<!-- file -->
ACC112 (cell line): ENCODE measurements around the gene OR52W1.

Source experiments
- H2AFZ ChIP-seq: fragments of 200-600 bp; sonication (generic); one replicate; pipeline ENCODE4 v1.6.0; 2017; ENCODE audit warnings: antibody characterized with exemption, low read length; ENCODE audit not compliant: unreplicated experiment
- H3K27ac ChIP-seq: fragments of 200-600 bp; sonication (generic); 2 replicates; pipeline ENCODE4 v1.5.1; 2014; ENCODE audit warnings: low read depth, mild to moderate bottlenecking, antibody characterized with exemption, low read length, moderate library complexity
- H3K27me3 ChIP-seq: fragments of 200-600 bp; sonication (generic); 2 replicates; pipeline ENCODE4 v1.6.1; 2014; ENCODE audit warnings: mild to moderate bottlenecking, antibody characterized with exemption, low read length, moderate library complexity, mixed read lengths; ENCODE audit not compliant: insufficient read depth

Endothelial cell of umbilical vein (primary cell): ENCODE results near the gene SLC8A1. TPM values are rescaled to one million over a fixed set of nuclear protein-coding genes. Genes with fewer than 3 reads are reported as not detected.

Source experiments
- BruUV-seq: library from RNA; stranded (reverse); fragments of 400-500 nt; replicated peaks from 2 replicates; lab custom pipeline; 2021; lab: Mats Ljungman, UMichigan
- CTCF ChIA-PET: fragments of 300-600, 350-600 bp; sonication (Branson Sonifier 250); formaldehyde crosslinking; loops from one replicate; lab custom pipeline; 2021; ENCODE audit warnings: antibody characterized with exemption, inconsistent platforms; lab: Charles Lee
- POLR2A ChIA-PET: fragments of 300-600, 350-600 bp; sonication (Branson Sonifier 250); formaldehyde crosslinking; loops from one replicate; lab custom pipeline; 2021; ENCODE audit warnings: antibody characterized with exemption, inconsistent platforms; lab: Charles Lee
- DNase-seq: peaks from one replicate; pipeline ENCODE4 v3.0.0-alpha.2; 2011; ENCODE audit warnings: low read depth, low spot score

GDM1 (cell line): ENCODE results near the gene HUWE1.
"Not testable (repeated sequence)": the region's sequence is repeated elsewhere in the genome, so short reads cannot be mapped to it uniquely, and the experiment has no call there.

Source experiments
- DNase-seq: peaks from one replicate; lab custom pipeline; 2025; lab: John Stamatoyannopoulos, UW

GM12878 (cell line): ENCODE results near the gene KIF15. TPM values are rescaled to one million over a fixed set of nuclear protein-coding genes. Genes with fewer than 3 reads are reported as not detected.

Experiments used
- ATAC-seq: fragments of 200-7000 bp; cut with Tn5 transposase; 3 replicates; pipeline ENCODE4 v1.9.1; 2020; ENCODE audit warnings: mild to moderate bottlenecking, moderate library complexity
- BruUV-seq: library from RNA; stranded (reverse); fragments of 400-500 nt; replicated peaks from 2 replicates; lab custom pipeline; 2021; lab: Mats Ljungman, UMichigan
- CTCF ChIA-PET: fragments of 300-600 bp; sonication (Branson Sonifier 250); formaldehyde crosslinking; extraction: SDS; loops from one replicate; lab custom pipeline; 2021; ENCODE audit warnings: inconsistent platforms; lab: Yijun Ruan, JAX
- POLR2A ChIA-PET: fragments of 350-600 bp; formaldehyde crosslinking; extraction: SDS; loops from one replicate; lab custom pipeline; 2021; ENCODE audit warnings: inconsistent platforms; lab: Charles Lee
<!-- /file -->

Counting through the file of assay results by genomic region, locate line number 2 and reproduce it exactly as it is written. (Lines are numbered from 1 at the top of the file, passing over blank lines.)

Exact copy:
Source experiments